Pete & I return to Scheide about a quarter past four (class is to start at 17:15). Jack booked room 106, which has a raised stage area. The chairs, though, are too low. I wander about and find the large ensemble room, and borrow two chairs (fully intending to return them, natch), whose seat height is much better.

A scant five minutes before we were to start, we had only three students in the room, but there is time yet . . . and to be sure, more cruised in, and we must have had seven students (plus two teachers other than Jack).

The students were a bit shy at first, but after Irreplaceable Doodles they warmed up a rather. Each of them to a man had at least one intelligent question to ask.

Pete and I had agreed to break The Mousetrap into three parts, so that we could invite questions and conversation in the piece's midst. At first, I found stopping points so that the three "parts" were all about the same duration; but then, Pete suggested that we play a longer "part 1," and allow for diminishing attention after with two somewhat shorter "parts."

So . . . we play through the first "part," we stop and chat a bit about it. And as we are about to start back up, Pete asks me if we should take the second break, or just play through. We both felt that the students were engaged, so I decided to just play it out to the end.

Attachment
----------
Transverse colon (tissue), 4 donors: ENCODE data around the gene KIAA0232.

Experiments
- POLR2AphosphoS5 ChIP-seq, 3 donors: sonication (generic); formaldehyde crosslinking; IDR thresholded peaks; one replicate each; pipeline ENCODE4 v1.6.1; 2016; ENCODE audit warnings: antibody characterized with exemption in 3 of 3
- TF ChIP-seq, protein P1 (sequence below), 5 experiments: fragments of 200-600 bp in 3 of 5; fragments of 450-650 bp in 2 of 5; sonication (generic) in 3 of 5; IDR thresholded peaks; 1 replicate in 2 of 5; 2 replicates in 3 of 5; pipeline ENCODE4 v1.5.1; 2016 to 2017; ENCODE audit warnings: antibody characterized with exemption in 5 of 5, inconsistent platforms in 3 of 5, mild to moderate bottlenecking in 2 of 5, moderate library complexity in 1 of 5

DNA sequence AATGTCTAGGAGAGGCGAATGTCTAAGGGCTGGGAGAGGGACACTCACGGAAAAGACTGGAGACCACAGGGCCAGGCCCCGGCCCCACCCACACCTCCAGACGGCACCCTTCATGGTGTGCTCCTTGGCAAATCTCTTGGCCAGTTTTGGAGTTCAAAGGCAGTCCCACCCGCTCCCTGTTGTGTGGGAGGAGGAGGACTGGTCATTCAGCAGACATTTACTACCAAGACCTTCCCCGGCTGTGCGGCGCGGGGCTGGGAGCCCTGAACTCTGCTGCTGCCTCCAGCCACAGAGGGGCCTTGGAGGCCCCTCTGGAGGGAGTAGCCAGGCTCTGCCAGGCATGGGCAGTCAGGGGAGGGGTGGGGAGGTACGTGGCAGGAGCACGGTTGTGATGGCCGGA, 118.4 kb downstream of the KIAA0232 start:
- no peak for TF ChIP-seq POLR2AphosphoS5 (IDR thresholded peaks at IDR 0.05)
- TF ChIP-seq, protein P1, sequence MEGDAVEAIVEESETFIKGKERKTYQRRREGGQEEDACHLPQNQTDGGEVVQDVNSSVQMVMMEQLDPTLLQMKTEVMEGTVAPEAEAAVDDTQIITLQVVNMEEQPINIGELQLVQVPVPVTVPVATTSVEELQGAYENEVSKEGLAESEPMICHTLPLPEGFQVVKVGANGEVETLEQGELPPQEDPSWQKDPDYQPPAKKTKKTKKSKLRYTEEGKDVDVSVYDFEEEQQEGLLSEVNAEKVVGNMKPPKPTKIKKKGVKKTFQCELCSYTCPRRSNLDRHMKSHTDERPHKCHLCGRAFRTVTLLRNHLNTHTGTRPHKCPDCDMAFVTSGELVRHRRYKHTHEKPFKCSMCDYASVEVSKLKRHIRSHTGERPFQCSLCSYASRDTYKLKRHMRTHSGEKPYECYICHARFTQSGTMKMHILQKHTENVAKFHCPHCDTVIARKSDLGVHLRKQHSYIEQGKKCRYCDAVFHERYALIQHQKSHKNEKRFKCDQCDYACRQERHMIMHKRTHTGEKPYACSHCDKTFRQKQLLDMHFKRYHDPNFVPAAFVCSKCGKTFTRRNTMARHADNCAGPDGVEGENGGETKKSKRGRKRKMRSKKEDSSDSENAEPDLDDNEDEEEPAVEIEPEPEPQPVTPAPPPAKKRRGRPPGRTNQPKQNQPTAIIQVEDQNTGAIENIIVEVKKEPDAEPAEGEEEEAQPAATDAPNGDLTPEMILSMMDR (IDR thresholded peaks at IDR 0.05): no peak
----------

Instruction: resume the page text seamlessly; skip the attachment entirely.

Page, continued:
Afterwards, Jack took us out to eat at a Mexican restaurante, and we must have talked until the place was about to close.


Weather is sopping wet. I spend the morning essentially relaxing, drinking hot tea, nibbling on some very tasty pumpkin bread which Cato baked, and listening to King Crimson with my old Wooster mates. Cato and I meet for a brief lunch near where he works.

Then I meet at last a fellow I've been in e-mail contact with for probably two years, a clarinetist with one of the orchestras in Ohio. We got on well. Every year he comes east to visit family and friends; so the plan now is that I shall write some clarinet duets, and we shall play them in either or both places.